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Interview: Rasmus Heisterberg and Nikolaj Arcel of “A Royal Affair”

posted by Nell Minow

A Royal Affair” is Denmark’s submission for the best foreign language Oscar is the true story of a queen and the love affair that changed Danish history.  I spoke with writer/director Nikolaj Arcel and his co-writer Rasmus Heisterberg, who also worked together on the Swedish “Dragon Tattoo” trilogy.

Caroline Mathilde was a member of the British royal family who was sent to Denmark in 1766 to marry a cousin she had never met, King Christian VII.  He had severe mental illness (possibly bi-polar) and came to rely very heavily on his German doctor, Johan Friedrich Struensee.  He and the queen fell in love and when he became increasingly powerful they worked together to bring about reforms that helped to usher in the modern era.


“The queen was bright and well-read.  She loved the ideas of the Enlightenment and read a lot of books and had a lot of opinions on what kind of queen she wanted to be.  And when she met the doctor who shared a lot of her ideas, very progressive, very modern, very radical for that time, they became soul mates,” Heisterberg told me. “They started to grow a friendship because of their common ideas and then they fell in love.  It actually began as a meeting of the minds.”  He and Arcel spent a year researching the history and relied heavily on the queen’s letters.  “You can see how bright she was from her letters.”  The king did not write but made “funny little drawings and cartoons. He wanted to become an actor.  He loved the theater,” Arcel said. “He created the Royal Theater.  He used the theater as a shield, a way to protect himself.  And theater was the way he survived.  In court, he sort of created a character he could portray.  That was his way of surviving in this harsh environment he wasn’t cut out for.  We found that so fascinating.  He’s a complex character because he wasn’t just raving mad.  When the doctor arrives, he understood him and that helped him become a better, more sane person.  Their friendship is part of the story as well.  When the doctor falls in love with the queen it’s not only forbidden.  It’s a betrayal of the friendship as well.”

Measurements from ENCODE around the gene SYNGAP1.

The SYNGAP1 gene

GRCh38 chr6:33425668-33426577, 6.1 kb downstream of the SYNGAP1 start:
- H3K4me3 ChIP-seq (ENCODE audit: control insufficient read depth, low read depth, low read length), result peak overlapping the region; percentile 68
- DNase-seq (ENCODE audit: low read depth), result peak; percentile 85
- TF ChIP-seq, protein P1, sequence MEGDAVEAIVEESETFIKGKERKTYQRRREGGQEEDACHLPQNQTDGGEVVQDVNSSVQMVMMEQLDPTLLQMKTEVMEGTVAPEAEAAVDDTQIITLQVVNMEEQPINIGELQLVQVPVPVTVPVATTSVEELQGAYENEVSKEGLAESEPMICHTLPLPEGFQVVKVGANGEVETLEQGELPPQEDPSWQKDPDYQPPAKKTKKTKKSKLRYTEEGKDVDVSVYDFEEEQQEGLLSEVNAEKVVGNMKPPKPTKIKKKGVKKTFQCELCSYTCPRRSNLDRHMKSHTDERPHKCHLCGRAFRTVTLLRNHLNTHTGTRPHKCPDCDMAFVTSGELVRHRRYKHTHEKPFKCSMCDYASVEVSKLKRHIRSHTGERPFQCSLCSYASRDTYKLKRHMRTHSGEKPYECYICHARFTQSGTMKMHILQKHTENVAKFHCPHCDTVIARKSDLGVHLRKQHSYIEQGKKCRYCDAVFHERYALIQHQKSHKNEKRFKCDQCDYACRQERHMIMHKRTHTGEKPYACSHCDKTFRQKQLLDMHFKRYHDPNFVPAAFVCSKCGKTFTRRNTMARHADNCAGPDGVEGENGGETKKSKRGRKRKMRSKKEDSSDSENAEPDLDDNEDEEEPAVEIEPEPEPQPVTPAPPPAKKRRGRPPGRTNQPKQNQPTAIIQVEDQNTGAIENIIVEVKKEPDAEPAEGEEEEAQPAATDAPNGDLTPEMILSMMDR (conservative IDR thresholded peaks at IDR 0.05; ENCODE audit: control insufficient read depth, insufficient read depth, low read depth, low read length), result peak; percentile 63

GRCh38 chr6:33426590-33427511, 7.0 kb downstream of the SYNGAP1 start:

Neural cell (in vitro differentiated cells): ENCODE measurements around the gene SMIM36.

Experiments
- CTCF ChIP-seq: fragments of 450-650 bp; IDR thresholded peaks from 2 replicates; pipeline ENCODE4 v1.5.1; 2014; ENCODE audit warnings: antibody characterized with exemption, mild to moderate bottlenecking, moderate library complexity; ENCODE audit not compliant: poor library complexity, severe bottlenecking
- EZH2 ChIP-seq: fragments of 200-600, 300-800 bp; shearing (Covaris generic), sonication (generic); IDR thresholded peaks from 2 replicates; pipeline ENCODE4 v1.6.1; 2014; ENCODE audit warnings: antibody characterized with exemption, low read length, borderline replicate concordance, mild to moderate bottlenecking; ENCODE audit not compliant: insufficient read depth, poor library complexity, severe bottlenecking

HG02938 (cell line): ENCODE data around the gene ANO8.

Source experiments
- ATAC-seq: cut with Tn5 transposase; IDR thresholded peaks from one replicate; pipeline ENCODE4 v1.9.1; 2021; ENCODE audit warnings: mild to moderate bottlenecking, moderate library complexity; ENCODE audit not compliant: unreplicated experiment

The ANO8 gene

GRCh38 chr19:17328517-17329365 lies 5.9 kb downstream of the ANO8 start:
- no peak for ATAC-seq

The queen was a devoted mother.  “She breast-fed, which was very radical for the time,” Arcel said.  “She wanted her son to have fresh air and be outside playing” despite the objections of those around her.  She was influenced by Rousseau.  “Usually these things just end with –she felt isolated and felt unhappy.  But in her story this dream guy arrives and not only does she fall in love with him but he was someone who was willing to change the country and even make the king a better person.”

“The challenge for us was to make a cross-breed between a romance and a political drama.  Using the theme of freedom became the key for us,” Histerberg said.


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